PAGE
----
DeleteWhen I saw this on twitter I knew I wanted to use it! An auction the way you have this set up takes little explanation for students, so they can get started right away :) I can't wait too try it.

ReplyDeleteBe sure to let me know how it goes!

DeleteI love this idea!

ReplyDeleteThanks Cynthia!

DeleteGREAT idea!

ReplyDeleteThanks, Alicia!

DeleteThe bidding strategy makes this so fascinating! I also really like that you gave them the catalog first and encouraged that group talk--less pressure for them than having to decide in the moment, and good for generating math talk.

ReplyDeleteThanks Kristina! I'm working on my group work strategies this year because my students have a hard time working together without a lot of guidance about exactly what they should be doing. I'm trying not to give up. :)

DeleteYour blog has been blowing my mind lately & I've never heard of this activity. Keep posting amazing group activities, please!! You are so inspiring :)

ReplyDeleteThank you, Nikki!

DeleteSarah you are my HERO! :)

ReplyDelete:D

DeleteI've done an auction thing like this in the past... and had issues with students trying to be silly and spend all their money on one question.

ReplyDeleteI offered candy to the winning team. I wonder if that helped... Also, my kids are super competitive. But, I've definitely tried activities where my kids were silly and they just didn't work. I think you just have to know what works for your kids.

DeleteWhat a fun activity! Thanks for sharing the idea!

ReplyDeleteThanks, Bonnie!

DeleteI saw this Monday, and we planning to teach this section on Wednesday! Perfect timing. I did this with my advanced kids and it went well with great conversations in the groups. I then did it with my average class. At first I was frustrated because they were not trying to discuss it. They bought lots of non functions. However, when we went over the answers to determine the winner, they learned a ton! (One kid said, oh, now functions make sense!). It was a great activity. Thanks for a wonderful, engaging idea.

ReplyDeleteWe paused after each to announce if it was a function or not. I wonder how that would have changed the activity for your on-level class?

DeleteGlad to hear the activity worked well for you, though!

Great idea! Thanks for sharing

ReplyDeleteThanks for reading my blog, Leeanne!

DeleteI am so excited to share this activity with my Algebra 1 kiddos tomorrow. So as I was building excitement for the activity, I said, "You know the math lady I follow online? Yes, the one with the cats. Well, I have borrowed another activity and tomorrow we are going to have an auction!"

ReplyDeleteStudent, "With cats?!"

Me, "No, we will not have an auction with cats." :)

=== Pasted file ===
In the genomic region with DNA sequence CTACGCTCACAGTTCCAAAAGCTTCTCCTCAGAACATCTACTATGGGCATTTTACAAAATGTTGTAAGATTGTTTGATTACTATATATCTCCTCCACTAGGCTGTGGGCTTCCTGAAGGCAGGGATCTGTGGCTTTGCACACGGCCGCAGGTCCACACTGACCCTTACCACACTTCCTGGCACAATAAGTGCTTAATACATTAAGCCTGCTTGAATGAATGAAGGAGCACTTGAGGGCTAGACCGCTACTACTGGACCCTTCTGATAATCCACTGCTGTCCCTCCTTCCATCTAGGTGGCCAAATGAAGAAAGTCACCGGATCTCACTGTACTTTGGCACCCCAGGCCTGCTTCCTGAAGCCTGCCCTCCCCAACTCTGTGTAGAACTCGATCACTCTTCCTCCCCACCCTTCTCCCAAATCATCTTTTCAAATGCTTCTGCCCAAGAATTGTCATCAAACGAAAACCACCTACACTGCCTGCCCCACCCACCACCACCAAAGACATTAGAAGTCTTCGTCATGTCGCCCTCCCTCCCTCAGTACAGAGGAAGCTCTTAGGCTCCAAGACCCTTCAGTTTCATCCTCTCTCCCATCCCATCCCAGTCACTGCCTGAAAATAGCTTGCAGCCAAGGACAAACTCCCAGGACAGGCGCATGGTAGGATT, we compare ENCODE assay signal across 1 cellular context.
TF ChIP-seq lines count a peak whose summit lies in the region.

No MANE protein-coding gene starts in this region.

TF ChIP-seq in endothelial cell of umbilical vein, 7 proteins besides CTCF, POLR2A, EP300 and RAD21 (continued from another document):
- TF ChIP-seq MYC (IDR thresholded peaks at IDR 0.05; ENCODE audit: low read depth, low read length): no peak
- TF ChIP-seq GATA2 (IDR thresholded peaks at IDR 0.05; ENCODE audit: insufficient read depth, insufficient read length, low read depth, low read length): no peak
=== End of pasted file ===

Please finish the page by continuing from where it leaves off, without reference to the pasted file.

Love your blog! Love your ideas! Thanks for sharing!

BTW.... I talk about you all the time to my classes and always give you credit for the great stuff we get to do because of you!

- From a fellow small school Okie math teacher!

Oh my goodness - this comment definitely made me LOL. Thanks for reading my blog!

DeleteI really enjoy reading through all of your blog posts about the different activities you incorporate in class. You really enjoy making sure that you have engaging lessons to make sure students are learning information in many different ways. I am a college student graduating soon, and although I have an elementary degree, I still feel as though I can switch up the content being taught but definitely still use the activities you provide. I am a tad scared to teach math in my future classroom but finding ideas like yours makes me very excited for the possibilities I could add in my lessons to make them more engaging. We talk a lot in my math class about teaching concepts through step by step processes and I feel that the way you introduce topics and bring them together with the activity is a great example of that!

ReplyDeleteThanks for the sweet comment! It means so much to me that you've been reading my blog!

DeleteI wanted to thank you for your posts! I did the function auction today with my small group algebra 1 class and it was a hit! The kids said they'd never had so much fun in a math class before and asked if we could do it again. I appreciate your posts because they have allowed me to connect with my class and bring math alive for them.

ReplyDeleteTHANKS!!

YAY! :D

DeleteThank you so much for sharing this idea! I used it last week with my students and they loved it! Thanks for all that you do!

ReplyDeleteYou're welcome! Glad to hear your students loved it!

DeleteI'm glad I stuumbled across this! I adjusted it for linear equations. I gave my students a "catalog" of graphs and gave them about 10-15 minutes to write equations. Then I auctioned off equations and they had to buy the correct equations. My kids loved it and they keep begging me to do it again. So I made another one for systems. I'm excited to see how it goes, as that one is a bit more complicated.

ReplyDeleteAwesome! Any way you could share your files?